“It always makes it easier to fight a war if you demonize people so that you’re not killing human beings, you’re killing the devil,” retired Army Col. Harry Summers once said.
The concept of demonizing groups of people is not new. Slavery in this country was justified in the minds of slave owners.
“Slaves were not considered human beings, and since they were not human beings, anything could be done to them,” Kenneth Stampp said in “The Peculiar Institution.” America demonized Italian immigrants in the early 1900s and Japanese-Americans in the 1940s.
Germany demonized Jews in the ’30s; England did so with Irish immigrants in the ’70s; and Iraq with the Kurds in the ’90s. American cities have demonized to varying degrees: San Francisco with the influx of Cambodians in the ’70s and Postville, N.Y., with the influx of Chasidic Jews and Hispanics in the late ’90s.
It is in the demonization of any group that all minorities become targets regardless of their citizenship or country of origin.
Some vote-hungry politicians feed their constituents with half-truths, enabling them to believe that some of these groups are to blame for job shortages, economic problems, criminal activity and drug smuggling. They use scapegoat tactics to gain votes by pandering to fears—stoking the fires of hatred, polarizing communities, and furthering the division between Republicans and Democrats.
Within parties, we have seen reasonable politicians cave to the extremism of their party-mates who fuel their constituents’ senses of suspicion, resentment and hatred. Reasonable politicians begin their descent into hell as they look away while others within their constituency have their civil rights eroded.
There are those in this country who claim that their issue with illegal immigrants is one of “fairness,” akin to waiting in line at Disneyland, the bank or the grocery store: No cutting in; wait your turn!
The majority of immigrants who enter the United States legally qualify for visas because they have family here who can sponsor them. A smaller number are granted visas because they have advanced degrees and/or specialized skills and have jobs awaiting them.
Under current law, a person who wants to immigrate to the United States, but has neither family nor a job waiting for them, has two options: Enter illegally or stay in his or her country of origin.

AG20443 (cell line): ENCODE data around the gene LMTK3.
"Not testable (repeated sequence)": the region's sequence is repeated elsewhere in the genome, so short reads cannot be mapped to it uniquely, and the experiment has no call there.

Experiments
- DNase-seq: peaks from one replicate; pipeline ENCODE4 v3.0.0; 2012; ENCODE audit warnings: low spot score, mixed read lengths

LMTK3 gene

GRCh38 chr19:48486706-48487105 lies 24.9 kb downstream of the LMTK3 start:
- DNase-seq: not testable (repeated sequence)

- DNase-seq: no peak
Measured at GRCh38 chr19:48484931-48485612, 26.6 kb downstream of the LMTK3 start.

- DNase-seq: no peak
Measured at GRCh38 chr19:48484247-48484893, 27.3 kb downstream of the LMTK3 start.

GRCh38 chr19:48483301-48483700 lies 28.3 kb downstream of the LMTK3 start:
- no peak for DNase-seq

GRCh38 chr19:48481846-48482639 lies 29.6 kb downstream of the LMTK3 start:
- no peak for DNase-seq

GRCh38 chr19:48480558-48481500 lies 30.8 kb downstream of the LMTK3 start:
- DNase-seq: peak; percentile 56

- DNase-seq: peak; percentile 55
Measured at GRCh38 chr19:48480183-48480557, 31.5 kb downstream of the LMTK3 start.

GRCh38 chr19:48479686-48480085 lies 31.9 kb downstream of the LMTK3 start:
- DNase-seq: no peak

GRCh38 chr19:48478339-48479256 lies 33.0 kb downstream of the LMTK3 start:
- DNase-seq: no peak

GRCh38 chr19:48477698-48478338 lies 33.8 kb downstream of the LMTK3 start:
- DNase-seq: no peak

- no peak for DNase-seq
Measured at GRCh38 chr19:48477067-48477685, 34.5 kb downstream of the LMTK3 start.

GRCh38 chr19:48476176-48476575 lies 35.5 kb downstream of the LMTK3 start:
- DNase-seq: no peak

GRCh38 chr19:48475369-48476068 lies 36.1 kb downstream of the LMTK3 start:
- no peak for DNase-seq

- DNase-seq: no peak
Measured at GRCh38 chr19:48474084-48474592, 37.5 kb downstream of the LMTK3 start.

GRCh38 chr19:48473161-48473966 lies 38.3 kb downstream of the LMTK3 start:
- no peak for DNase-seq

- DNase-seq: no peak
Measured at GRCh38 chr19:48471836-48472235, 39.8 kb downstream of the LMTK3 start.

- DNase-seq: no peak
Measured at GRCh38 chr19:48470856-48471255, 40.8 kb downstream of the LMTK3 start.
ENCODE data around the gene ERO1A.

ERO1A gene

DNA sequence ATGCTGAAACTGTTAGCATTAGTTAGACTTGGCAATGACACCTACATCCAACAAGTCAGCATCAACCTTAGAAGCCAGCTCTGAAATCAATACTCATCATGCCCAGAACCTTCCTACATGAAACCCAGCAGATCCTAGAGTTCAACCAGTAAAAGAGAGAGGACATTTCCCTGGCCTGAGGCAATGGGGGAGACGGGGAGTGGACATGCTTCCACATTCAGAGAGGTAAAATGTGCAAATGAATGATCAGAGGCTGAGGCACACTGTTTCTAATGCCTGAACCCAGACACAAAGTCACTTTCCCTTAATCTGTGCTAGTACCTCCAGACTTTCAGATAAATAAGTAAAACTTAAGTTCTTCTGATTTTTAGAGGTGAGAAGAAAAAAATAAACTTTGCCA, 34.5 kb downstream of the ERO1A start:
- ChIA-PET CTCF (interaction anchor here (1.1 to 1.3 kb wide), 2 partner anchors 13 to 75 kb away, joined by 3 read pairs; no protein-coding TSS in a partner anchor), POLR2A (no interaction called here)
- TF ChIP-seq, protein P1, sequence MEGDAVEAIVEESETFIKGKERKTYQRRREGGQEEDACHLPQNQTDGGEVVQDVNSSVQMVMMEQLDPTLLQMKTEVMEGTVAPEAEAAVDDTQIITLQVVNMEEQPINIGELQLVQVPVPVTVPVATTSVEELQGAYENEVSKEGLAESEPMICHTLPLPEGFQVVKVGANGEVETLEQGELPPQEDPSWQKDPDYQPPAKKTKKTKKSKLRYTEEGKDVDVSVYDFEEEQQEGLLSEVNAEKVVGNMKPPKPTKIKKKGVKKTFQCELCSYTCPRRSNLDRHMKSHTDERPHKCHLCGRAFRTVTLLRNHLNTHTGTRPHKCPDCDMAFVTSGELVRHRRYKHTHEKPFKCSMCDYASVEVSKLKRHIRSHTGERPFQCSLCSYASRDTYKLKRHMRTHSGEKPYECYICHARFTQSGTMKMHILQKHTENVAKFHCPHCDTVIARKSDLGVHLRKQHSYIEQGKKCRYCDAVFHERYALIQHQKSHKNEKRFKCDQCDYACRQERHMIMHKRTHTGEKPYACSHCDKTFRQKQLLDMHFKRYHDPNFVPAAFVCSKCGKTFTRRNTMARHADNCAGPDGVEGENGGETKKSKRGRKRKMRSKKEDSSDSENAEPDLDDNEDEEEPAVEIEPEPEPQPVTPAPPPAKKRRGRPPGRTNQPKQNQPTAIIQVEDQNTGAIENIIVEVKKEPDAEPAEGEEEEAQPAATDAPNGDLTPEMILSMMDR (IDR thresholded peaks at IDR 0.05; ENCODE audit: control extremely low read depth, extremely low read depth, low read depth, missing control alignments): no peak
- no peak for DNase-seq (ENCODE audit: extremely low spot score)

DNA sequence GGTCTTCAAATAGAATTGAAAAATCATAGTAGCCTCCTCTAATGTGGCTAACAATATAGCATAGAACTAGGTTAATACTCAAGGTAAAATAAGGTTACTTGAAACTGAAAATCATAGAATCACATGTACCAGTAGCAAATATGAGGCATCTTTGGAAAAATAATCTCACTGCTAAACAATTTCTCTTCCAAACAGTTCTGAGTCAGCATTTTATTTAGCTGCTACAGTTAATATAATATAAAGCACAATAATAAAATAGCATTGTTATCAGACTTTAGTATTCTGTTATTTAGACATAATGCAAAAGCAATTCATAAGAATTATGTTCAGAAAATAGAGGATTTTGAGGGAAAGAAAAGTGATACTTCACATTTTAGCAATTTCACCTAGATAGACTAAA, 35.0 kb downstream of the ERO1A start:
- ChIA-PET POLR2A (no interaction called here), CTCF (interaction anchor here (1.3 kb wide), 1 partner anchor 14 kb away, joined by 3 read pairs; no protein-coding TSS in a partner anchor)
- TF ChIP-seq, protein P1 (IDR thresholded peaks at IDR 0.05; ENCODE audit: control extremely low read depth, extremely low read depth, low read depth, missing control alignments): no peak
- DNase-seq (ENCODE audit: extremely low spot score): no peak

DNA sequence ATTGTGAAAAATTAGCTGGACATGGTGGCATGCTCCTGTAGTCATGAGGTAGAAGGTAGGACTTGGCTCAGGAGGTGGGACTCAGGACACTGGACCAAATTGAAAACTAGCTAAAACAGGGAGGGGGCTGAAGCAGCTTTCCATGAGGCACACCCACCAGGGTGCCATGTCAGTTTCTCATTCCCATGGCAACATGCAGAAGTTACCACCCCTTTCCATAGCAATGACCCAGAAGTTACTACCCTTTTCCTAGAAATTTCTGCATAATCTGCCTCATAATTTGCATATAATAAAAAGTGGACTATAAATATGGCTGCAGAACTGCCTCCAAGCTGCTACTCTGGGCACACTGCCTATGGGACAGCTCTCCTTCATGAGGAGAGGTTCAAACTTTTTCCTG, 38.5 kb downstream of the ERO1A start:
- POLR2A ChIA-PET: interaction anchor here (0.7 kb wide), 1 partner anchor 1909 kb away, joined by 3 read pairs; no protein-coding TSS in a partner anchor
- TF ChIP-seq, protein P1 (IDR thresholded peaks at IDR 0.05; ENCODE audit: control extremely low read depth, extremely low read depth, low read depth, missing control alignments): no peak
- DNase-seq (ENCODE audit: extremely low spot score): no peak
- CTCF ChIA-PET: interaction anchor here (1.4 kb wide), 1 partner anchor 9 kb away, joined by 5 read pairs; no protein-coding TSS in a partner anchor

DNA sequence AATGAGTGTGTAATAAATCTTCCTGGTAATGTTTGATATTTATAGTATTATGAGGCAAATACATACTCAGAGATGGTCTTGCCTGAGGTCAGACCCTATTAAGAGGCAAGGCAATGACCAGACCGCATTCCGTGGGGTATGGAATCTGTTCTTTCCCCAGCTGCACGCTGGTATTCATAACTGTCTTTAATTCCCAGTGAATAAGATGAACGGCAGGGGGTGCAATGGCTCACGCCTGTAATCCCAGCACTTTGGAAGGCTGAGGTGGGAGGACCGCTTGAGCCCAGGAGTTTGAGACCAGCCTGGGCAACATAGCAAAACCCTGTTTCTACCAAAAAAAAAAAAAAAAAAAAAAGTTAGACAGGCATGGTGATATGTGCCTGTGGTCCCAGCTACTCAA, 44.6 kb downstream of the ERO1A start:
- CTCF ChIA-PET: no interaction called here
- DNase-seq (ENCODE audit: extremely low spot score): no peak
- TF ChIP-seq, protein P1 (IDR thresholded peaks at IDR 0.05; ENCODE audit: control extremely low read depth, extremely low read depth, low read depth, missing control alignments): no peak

Like any caring parent wanting better lives for their children, the majority choose the first option. It is a serious risk, but to remain locked in poverty and corruption and do nothing to escape it is a death sentence for many. What the average American does not know is that the immigration line can take a lifetime, and while children are starving and families are being murdered, one simply cannot wait; one must act.
We in this country would behave no differently if it were our family in jeopardy.
Nationally, there is talk of changing the 14th Amendment to make it easier to expel illegal immigrants’ children or to deny them rights. If we grant our politicians the right to rewrite the 14th Amendment, what is to stop our country from rewriting other parts of the Constitution to keep us down, out and powerless?
Today, in the Hoosier state, a state that prides itself on hospitality, we have begun our collective descent. Many have forgotten on what shores they live. Unless Native American, one is an immigrant or the descendent of one.
In the hunt for brown-skinned illegal immigrants, all brown-skinned people become targets. The demonization of Mexicans and South Americans is upon us, and certain of our politicians are looking away while civil rights of their own constituents are being eroded.
I urge us to stop the polarization, to be a wiser Indiana, to emerge as thoughtful leaders who require their politicians to support with evidence-based facts the claims they make. I urge us to come together with sensibility and compassion for all, for, as George Santayana said, “Those who cannot remember the past are condemned to repeat it.”•
Garcia owns Garcia Construction Group in Indianapolis and is a past chairman of the Indianapolis Chamber of Commerce. Send comments on this column to [email protected].